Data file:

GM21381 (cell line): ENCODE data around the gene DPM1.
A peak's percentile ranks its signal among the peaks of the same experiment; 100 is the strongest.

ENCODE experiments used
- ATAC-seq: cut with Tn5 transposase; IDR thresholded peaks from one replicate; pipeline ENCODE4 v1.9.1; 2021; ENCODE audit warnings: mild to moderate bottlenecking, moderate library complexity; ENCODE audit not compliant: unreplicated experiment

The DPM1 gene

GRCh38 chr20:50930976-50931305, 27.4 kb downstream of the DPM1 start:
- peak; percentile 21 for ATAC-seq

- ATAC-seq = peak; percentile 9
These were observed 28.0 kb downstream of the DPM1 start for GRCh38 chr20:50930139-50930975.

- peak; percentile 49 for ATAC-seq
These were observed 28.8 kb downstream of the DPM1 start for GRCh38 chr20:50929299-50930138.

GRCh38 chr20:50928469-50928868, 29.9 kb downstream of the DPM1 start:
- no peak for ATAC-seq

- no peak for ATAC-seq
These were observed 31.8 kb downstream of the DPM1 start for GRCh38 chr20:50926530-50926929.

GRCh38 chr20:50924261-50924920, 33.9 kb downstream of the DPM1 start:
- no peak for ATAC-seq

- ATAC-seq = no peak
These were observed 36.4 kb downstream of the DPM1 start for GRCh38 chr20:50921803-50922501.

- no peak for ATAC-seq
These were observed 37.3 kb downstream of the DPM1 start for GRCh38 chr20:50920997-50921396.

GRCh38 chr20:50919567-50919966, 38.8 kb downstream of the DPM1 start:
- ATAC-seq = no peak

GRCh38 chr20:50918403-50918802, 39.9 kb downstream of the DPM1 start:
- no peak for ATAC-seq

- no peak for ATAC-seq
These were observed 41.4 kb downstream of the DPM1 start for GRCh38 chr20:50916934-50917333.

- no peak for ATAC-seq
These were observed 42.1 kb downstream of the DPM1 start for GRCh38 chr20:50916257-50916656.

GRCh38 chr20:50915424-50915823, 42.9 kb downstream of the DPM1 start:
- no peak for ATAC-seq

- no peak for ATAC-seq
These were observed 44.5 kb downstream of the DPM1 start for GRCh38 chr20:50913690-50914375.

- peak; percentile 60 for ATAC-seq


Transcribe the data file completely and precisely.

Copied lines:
GM21381 (cell line): ENCODE data around the gene DPM1.
A peak's percentile ranks its signal among the peaks of the same experiment; 100 is the strongest.

ENCODE experiments used
- ATAC-seq: cut with Tn5 transposase; IDR thresholded peaks from one replicate; pipeline ENCODE4 v1.9.1; 2021; ENCODE audit warnings: mild to moderate bottlenecking, moderate library complexity; ENCODE audit not compliant: unreplicated experiment

The DPM1 gene

GRCh38 chr20:50930976-50931305, 27.4 kb downstream of the DPM1 start:
- peak; percentile 21 for ATAC-seq

- ATAC-seq = peak; percentile 9
These were observed 28.0 kb downstream of the DPM1 start for GRCh38 chr20:50930139-50930975.

- peak; percentile 49 for ATAC-seq
These were observed 28.8 kb downstream of the DPM1 start for GRCh38 chr20:50929299-50930138.

GRCh38 chr20:50928469-50928868, 29.9 kb downstream of the DPM1 start:
- no peak for ATAC-seq

- no peak for ATAC-seq
These were observed 31.8 kb downstream of the DPM1 start for GRCh38 chr20:50926530-50926929.

GRCh38 chr20:50924261-50924920, 33.9 kb downstream of the DPM1 start:
- no peak for ATAC-seq

- ATAC-seq = no peak
These were observed 36.4 kb downstream of the DPM1 start for GRCh38 chr20:50921803-50922501.

- no peak for ATAC-seq
These were observed 37.3 kb downstream of the DPM1 start for GRCh38 chr20:50920997-50921396.

GRCh38 chr20:50919567-50919966, 38.8 kb downstream of the DPM1 start:
- ATAC-seq = no peak

GRCh38 chr20:50918403-50918802, 39.9 kb downstream of the DPM1 start:
- no peak for ATAC-seq

- no peak for ATAC-seq
These were observed 41.4 kb downstream of the DPM1 start for GRCh38 chr20:50916934-50917333.

- no peak for ATAC-seq
These were observed 42.1 kb downstream of the DPM1 start for GRCh38 chr20:50916257-50916656.

GRCh38 chr20:50915424-50915823, 42.9 kb downstream of the DPM1 start:
- no peak for ATAC-seq

- no peak for ATAC-seq
These were observed 44.5 kb downstream of the DPM1 start for GRCh38 chr20:50913690-50914375.

- peak; percentile 60 for ATAC-seq